By KATE COIL
Bluefield Daily Telegraph
To apologetically paraphrase Benjamin Franklin, three things in life are certain: death, taxes and meetings.
This coming Tuesday we in the newsroom are going to have to negotiate who will cover — or if we can cover — five meetings scheduled throughout the day. With one in Princeton, one in Tazewell, Va., another in Bluefield, Va., and two different meetings at two different times in Bluefield, it can sometimes be difficult to cover everything we would like to. We try our best, but none of us have managed the feat of being in two places at once as of yet.
Unfortunately, not as many people come to these board meetings as probably should. Long gone are the days when town meetings were big, social events and everyone came to not only find out what was going on but to see others in their community.
I have been in many board meetings where it was just me and the board, or in the case of meetings in Bluefield, me, the board and Art Riley. As interested as people like Art and I are in these proceedings, I sometimes feel like these boards would probably like to see more of an audience. I sometimes wonder if officials feel like they are wasting their breath when the board is larger than the amount of people in the audience.
Of course, empty meeting rooms aren’t always the case. I am always surprised to see what issues get people mad enough to participate in the democratic process and their right to assemble. When I first arrived in Bluefield, I was quickly briefed on the controversy involving windmills in Tazewell County. For a brief moment, I wasn’t sure if I had moved to West Virginia or La Mancha. Then came the trash wars in Bluefield followed by the animal shelter controversy throughout Mercer County.
Though it may seem crazy to an outside observer, covering these issues from the first fallout until it is resolved — or just forgotten about — has let me really experience that government process we all learned about in civics class. Of course, there are a lot of things I have learned from the real world experience of board meetings that no civics or government course could ever prepare me for.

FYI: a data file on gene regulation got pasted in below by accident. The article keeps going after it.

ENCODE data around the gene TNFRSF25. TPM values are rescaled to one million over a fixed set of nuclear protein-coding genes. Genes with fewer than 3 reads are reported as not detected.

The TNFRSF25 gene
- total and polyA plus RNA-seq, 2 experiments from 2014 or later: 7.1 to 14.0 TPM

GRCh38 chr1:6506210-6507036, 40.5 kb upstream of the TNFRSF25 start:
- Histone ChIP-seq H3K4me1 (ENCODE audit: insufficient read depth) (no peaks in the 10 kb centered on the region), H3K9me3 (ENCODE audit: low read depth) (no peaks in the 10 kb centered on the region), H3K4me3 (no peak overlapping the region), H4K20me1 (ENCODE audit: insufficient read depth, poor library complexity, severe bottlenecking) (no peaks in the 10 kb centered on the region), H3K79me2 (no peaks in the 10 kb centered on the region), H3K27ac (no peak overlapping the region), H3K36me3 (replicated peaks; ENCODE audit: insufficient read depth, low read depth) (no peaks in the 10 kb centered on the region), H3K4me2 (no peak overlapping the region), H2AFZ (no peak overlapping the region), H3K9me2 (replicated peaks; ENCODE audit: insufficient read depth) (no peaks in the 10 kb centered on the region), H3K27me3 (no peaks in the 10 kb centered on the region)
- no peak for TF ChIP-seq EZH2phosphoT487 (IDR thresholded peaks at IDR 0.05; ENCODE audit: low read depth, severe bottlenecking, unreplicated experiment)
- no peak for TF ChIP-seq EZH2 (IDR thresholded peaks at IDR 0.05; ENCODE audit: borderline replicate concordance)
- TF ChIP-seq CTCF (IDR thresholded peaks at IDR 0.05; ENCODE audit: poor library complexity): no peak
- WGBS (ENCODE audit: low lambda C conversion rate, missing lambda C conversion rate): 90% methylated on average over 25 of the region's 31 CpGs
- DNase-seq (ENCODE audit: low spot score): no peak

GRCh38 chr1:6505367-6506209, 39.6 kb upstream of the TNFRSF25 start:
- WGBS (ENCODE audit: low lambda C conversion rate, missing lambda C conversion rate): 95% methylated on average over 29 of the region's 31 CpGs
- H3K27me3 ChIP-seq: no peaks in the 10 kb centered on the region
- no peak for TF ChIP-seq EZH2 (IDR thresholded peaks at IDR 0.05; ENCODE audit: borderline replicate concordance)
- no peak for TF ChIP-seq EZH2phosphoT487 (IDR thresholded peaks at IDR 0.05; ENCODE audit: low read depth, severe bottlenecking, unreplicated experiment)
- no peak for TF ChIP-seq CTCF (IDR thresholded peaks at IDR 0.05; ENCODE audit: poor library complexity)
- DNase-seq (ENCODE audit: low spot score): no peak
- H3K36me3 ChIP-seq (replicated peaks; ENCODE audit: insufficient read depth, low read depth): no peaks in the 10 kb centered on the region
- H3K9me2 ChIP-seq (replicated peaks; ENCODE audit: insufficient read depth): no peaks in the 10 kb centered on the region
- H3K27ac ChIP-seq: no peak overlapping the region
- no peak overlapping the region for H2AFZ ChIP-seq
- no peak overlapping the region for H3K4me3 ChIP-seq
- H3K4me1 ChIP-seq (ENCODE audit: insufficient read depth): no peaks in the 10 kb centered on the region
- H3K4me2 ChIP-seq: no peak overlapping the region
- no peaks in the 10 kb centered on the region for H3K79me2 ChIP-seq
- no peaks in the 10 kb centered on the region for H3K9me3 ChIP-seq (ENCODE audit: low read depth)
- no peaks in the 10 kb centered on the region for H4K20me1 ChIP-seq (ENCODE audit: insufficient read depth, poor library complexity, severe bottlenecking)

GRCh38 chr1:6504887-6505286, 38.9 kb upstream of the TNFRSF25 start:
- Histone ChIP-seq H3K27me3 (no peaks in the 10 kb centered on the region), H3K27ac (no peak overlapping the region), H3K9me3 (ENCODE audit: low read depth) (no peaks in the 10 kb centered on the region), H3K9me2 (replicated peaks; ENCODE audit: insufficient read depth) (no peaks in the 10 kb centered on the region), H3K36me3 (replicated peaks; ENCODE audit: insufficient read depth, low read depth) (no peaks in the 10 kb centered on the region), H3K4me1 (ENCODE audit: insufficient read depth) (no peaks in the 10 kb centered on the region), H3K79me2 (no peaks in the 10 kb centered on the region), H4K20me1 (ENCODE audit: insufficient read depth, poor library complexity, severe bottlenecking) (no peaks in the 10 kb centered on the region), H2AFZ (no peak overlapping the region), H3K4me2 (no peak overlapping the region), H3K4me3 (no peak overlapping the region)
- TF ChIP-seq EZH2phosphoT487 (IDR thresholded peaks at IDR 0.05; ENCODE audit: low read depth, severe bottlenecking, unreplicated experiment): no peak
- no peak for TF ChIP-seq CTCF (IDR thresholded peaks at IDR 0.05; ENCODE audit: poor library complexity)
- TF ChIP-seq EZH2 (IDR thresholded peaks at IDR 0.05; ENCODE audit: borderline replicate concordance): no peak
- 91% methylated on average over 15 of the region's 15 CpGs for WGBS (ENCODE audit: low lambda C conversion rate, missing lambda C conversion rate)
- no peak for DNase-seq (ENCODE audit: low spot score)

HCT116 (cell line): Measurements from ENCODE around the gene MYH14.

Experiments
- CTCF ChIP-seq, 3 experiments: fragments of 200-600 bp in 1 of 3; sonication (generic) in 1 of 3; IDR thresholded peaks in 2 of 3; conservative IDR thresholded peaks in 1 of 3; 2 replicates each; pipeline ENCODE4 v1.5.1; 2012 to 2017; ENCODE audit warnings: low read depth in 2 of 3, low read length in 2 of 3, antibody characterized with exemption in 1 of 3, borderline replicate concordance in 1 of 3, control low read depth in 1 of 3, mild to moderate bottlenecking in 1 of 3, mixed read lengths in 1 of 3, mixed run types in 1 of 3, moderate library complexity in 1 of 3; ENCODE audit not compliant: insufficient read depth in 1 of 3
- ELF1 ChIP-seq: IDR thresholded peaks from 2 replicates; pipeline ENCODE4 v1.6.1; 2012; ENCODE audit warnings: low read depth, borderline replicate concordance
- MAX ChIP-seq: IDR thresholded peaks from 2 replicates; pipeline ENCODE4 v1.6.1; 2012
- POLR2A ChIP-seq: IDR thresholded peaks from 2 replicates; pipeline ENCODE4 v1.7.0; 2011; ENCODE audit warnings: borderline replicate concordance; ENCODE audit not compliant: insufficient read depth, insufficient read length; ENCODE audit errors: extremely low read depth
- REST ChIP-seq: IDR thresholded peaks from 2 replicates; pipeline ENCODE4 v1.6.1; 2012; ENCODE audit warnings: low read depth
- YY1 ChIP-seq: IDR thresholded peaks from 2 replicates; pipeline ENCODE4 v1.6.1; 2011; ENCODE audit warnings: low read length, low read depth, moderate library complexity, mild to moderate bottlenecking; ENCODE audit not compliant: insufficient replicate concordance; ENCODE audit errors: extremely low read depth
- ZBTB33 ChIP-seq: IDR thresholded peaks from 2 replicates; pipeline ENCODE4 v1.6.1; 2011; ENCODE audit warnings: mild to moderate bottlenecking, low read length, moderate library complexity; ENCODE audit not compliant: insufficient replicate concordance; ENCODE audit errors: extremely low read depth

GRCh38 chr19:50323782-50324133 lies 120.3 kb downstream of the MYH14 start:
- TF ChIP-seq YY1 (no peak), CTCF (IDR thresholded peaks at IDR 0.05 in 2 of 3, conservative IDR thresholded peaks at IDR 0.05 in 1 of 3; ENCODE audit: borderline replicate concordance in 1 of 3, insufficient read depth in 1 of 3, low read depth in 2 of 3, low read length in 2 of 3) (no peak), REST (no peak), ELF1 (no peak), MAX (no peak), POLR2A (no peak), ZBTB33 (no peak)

First of all, when people start bringing their bags of garbage to city meetings you know things are getting serious. There is nothing like walking into a meeting only to see — well, actually, smell — several bags of empty soup cans, banana peels and coffee grounds being used as a demonstration piece for local lawmakers.
Another thing I have learned is that any board meeting can go from zero to completely bizarre in a matter of seconds. One month, I’m covering a county commission meeting where the meeting room is completely vacant. The next month, I show up and the meeting room is full of people wearing their ASPCA and Humane Society shirts along with scarves, jackets and hats with animal pictures. In the midst of all these animal lovers is a man dressed up in Revolutionary War regalia.
I wondered briefly if the animal rights advocates and the tea party express had partnered up together only to find the gentleman in question was re-enacting as Gen. Hugh Mercer to celebrate local heritage. Still, it was very strange to see a Revolutionary War general sitting next to a woman wearing a sweatshirt with kittens.
I have also learned how to tell when someone has most likely overextended his or her welcome at the public comments podium. When board members are exchanging smirks and winks or checking their cell phones covertly under the meeting table, it isn’t always because they aren’t interested or don’t care about what you have to say. I have seen plenty of people who do not realize they are rambling or addressing an issue that has a) already been solved, b) something beyond the board’s control, c) has nothing to do with the topic at hand or d) nonsensical.
Trust me, I do love an off-topic segue haranguing local civic boards as much as the next journalist. However, when even the reporters in the room are resisting the urge to check their watches you might want to save face and sit down before you dig yourself into a verbal hole, not to mention make your friends and neighbors question your overall sanity.
Overall, I am one of those nerdy journalists who actually loves covering meetings. I scour agendas to see what topics I will get to write about or to glean information about what machinations are at work behind the scene. And like many of my colleagues I do feel a twinge of excitement when I see a variation of those four little words all journalists love to read: refreshments to be served.
At meetings, you get to find out so much about the area, and get to see the community at work — whether it is for better or worse. I get to see our Constitution in motion, to see our government of the people, by the people and for the people in action. I would encourage everyone else to try and do the same.
Kate Coil is a reporter at the Daily Telegraph. Contact her at firstname.lastname@example.org.